23 Sep 2021
Invest Europe, in partnership with the European Investment Fund (EIF), today published ‘The VC Factor - Pandemic Edition’, a new report illustrating European venture capital’s continued strong support for innovative and fast-growing start-ups in the immediate aftermath of the COVID-19 pandemic in 2020.
The study is the second edition of the ground-breaking collaboration between Invest Europe, the association representing Europe’s private equity, venture capital and infrastructure sectors, as well as their investors, and the EIF - Europe’s largest investor in venture capital funds. It draws on data from 2,611 firms investing into VC and 32,114 start-ups between 2007 and 2020. The findings show that the volume of VC investment during the three and a half months following the onset of the pandemic in March 2020 was in line with the two prior years, despite lockdowns and travel restrictions that meant fewer investments and reduced deal flow for VCs.
The report shows that the number of investments by VCs reduced by 13.6% between March 11, 2020 – the date on which the World Health Organization declared the COVID-19 outbreak a pandemic – and the end of the second quarter. The decline was offset by a 19.3% increase in the average amounts invested into companies, as VC firms continued to back the start-ups driving European innovation and laying the foundation for a better tomorrow.
The European healthcare sector stood out during the period with a 77% increase in investment volumes, reflecting VCs enhanced focus on biotech companies developing potential vaccines and treatments for COVID-19, as well as start-ups committed to improving healthcare for European citizens more widely.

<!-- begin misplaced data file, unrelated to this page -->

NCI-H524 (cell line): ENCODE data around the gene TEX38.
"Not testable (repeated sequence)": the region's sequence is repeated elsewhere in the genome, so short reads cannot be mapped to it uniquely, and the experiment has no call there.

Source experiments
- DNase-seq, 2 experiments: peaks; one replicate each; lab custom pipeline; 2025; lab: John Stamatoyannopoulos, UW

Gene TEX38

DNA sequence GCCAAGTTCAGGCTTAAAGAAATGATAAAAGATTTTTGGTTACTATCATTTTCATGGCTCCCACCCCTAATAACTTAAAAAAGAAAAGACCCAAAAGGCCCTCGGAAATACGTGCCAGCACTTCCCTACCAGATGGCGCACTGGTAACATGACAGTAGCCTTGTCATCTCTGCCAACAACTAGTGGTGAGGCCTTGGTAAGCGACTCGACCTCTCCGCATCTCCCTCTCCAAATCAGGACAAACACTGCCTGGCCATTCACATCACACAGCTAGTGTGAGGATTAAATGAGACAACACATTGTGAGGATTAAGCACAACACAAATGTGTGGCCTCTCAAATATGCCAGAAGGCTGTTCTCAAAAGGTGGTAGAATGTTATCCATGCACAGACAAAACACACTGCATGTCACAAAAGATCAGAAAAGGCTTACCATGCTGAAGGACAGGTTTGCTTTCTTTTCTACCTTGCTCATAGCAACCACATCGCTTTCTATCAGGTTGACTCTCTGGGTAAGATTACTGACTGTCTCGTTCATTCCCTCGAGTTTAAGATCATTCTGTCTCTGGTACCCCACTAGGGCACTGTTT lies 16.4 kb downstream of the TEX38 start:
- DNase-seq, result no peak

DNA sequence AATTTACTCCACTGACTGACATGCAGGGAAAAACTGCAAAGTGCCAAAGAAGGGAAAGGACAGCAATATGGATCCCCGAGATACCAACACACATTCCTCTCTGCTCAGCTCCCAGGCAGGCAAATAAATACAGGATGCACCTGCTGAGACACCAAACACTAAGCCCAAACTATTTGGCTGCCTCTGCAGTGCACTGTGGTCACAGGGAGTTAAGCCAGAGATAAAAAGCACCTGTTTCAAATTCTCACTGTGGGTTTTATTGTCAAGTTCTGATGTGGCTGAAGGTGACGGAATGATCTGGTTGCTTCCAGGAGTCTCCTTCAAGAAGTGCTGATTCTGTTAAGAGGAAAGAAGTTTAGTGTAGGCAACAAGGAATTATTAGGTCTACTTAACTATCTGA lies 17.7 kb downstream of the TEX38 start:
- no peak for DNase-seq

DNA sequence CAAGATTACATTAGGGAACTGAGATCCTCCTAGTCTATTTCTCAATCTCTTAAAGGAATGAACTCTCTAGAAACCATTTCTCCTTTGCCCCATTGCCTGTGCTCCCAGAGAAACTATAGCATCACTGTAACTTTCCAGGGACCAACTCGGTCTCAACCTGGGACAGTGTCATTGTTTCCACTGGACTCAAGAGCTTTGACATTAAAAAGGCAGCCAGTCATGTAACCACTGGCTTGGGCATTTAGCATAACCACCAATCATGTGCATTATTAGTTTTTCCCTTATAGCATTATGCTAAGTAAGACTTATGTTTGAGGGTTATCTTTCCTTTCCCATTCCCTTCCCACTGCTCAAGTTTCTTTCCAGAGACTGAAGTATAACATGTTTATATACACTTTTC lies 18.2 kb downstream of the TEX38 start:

The findings of the VC Factor echo Invest Europe’s flagship report ‘Investing in Europe: Private Equity activity 2020’, which showed that venture capital investment in Europe grew for the eighth consecutive year to €12 billion in 2020, underlining the industry’s resilience despite physical restrictions on people and businesses, as well as intense economic turbulence.
Alain Godard, chief executive of the EIF, said: “Total VC investment volumes did not decrease immediately after the outbreak of the pandemic, despite reduced deal activity exacerbated by lockdowns. Indeed, healthcare investment saw a 77% increase as VCs targeted companies making a difference in this critical sector. The research shows that European VCs were able to adapt quickly to the situation and finish the year strongly, channeling investment into start-ups working at the cutting edge of health and technology.”
Eric de Montgolfier, CEO of Invest Europe, commented: “European venture capital did not escape the effects of COVID-19 but responded with characteristic strength. Across the continent, VCs continued to invest in disruptive technologies as well as life-changing biotech and healthcare innovations. Europe is packed with entrepreneurial talent and venture capital is crucial to a strong recovery from the effects of COVID-19, as well as essential to a brighter long-term future for all Europe’s citizens.”
The latest VC Factor report also shines a new light on where Europe’s venture capital managers are based and where they invest, illustrating that VC firms tend to cluster together much more than their investee companies. The top 12 hubs in Europe represent 61% of the investment capital deployed but only 40% of investment received.
London, Europe’s largest venture hub, accounts for 23% of money invested and 12% of capital received. It is followed by Paris, which is the source of 15% of capital invested while receiving 7% of venture capital deployed. As a proportion of GDP, however, Berlin is the largest VC hub in Europe, followed by East Anglia in the UK where investment is focused on innovation emerging from leading university Cambridge.
To read the VC Factor in full, please click here.
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